Kathleen Horan, Reporter, WNYC News
Kathleen Horan is a staff reporter for New York Public Radio, covering the neighborhood beat. She also reports 'Reset', an ongoing series documenting police-community relations in Bedford Stuyvesant, Brooklyn.
Thirteen-year-old Ronald Wallace III had a grin almost as wide as his size 13 sneakers. He flashes it in countless family photos that his parents thumb through in their Brooklyn apartment.
“This is how I knew he was going to be a ballplayer” said his mother, Tiffany Orr, describing a snapshot of her son at age 3, his hand in the air pointing down at the wrist to show that he scored a basket in the toy hoop.
The photos, spread across her lap, form a mosaic of a life cut short.
The baby-faced teen was shot to death a block from his Brownsville home last Friday. He was on his way to McDonald’s with his older brother, his girlfriend and others when a group of boys taunted them from across the street his brother said.
When the shooting began, Ronald turned to run and was shot in the back.
The NYPD is still searching for the 17-year old suspect.
For the past week, Tiffany, 32, said she’s only been able to sleep a few hours at a time. She’s been going over and over every stage of Ronald's life, from the time he was born.
“He was the lightest baby inside the nursery,” Orr recalled, her voice cracking. “He was a chunky, smart baby."
(Photo: Ronald Wallace, 13, was shot and killed in Brownsville, Brooklyn. Kathleen Horan/WNYC)
Ronald grew up to play the small forward position on the court. He planned to play basketball during his freshman year at Richmond Hill High School in Queens. A collection of the silver and gold trophies he won over the years stand tall against a white wall in his family's spare living room (photo below).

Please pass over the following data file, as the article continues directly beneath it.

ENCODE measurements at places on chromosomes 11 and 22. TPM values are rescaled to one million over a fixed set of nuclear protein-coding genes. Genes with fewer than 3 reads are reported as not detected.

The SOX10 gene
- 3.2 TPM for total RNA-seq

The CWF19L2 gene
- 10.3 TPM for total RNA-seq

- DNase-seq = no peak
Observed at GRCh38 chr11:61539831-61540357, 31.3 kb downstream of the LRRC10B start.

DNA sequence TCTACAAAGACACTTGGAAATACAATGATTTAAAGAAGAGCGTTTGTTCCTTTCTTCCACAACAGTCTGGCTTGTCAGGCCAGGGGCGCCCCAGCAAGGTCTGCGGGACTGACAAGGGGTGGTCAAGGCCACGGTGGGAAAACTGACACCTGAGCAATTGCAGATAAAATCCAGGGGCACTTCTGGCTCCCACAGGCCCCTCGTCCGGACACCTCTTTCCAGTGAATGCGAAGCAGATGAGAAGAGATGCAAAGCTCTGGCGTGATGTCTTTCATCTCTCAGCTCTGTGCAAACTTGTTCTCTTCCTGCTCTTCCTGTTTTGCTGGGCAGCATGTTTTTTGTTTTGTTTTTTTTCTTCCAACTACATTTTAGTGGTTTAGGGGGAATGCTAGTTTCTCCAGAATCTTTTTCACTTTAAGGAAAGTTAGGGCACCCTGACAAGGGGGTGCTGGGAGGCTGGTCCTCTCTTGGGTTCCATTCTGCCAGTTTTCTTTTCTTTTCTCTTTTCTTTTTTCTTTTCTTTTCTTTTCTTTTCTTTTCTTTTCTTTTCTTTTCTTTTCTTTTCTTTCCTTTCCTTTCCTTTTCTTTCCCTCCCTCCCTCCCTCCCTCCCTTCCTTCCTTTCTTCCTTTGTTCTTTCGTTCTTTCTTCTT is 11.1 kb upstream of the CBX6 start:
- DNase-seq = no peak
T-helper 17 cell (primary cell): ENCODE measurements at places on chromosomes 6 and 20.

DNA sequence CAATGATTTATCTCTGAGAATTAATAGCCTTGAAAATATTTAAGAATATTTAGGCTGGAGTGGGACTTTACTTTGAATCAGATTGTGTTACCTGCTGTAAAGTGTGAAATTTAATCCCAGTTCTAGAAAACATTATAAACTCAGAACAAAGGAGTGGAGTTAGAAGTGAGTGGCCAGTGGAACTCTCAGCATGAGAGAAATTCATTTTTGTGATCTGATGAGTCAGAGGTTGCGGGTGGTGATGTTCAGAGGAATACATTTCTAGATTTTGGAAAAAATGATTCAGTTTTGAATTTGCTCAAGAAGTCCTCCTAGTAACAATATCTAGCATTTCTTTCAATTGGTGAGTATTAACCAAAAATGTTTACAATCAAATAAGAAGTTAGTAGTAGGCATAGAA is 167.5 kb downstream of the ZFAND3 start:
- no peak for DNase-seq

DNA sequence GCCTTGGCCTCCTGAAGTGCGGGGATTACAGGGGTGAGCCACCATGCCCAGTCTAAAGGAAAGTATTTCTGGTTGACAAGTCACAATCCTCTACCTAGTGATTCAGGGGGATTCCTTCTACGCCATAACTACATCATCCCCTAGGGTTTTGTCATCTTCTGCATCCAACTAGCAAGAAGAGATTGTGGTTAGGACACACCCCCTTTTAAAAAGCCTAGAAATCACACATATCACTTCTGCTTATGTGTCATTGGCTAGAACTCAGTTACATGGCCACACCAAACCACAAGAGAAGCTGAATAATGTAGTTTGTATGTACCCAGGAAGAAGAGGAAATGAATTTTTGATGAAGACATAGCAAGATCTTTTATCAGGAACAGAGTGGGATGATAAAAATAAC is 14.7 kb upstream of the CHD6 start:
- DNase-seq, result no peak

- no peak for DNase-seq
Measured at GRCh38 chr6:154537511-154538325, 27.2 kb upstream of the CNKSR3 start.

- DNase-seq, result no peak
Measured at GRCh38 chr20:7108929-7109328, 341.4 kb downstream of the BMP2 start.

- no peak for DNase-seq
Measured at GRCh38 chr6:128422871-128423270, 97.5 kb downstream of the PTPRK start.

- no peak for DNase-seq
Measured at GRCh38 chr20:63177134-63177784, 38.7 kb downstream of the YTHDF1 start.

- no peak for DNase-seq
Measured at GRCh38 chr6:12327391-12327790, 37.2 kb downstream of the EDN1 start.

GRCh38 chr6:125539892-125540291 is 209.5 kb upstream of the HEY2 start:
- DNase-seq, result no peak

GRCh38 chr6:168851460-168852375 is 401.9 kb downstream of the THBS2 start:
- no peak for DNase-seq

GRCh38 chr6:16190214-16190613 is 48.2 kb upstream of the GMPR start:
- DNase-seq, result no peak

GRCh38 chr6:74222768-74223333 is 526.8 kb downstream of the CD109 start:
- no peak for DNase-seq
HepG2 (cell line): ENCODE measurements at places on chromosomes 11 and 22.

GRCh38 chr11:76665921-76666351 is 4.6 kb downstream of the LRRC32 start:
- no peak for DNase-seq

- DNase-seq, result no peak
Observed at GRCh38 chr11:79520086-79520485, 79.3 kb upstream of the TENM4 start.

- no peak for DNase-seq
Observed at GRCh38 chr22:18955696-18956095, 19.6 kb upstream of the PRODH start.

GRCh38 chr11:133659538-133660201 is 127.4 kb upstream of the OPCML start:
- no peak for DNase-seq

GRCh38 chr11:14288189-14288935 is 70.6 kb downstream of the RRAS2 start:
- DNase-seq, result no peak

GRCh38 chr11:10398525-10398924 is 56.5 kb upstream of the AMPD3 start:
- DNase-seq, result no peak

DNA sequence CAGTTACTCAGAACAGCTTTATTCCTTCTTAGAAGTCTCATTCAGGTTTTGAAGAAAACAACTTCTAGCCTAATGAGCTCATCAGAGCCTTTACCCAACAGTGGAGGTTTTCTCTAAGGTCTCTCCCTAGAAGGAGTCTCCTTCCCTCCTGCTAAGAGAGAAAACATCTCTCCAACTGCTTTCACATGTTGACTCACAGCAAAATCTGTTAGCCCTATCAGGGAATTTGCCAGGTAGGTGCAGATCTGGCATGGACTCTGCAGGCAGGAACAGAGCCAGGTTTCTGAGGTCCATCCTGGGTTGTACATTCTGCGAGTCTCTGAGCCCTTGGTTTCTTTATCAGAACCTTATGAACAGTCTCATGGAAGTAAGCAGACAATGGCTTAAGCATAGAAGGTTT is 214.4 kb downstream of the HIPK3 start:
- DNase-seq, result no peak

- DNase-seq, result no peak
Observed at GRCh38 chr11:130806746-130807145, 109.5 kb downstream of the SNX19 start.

The 5-foot-10 teen had a knack for changing his hair styles on a whim. From Mohawks to tape-ups – he was constantly trend-setting, his family said.
"He came home one day and I said you got a Mohawk?” his mother said. “It got so high — and the next thing you know he cut it off. He said he wanted something different.”
Even though he was master of his own style, his mom said he wasn’t too old to be babied—like when she would wash his face or brush his teeth for him.
"He would let me,” she said, “but then he would get mad like if his brothers was around and they had an argument they would say, ‘That's why mommy brushing your teeth.’"
Ronald’s parents are unmarried but have been together since they were teenagers themselves. They met in Brownsville and said they’ve seen their neighborhood get more dangerous over the over the decades.
"Who would do that to my child?” she asked, her head down as she wept. “He's not that kind of kid. He's not. I'm so hurt inside. No one understands what I'm going through. I'm hurt. My heart is hurt."
In the days since Ronald's death Orr said she has seen him nightly in her dreams.
“’Ma, I'm ok. Ma, I'm ok,’” she said he tells her.
“And all I hear is him bouncing that ball, bouncing the ball."
The funeral service for Ronald Wallace is scheduled at 10 a.m. on Friday Universal Temple Church of God in Brooklyn.
WNYC is profiling the life of every child in the city killed by gunfire in our series In Harm’s Way.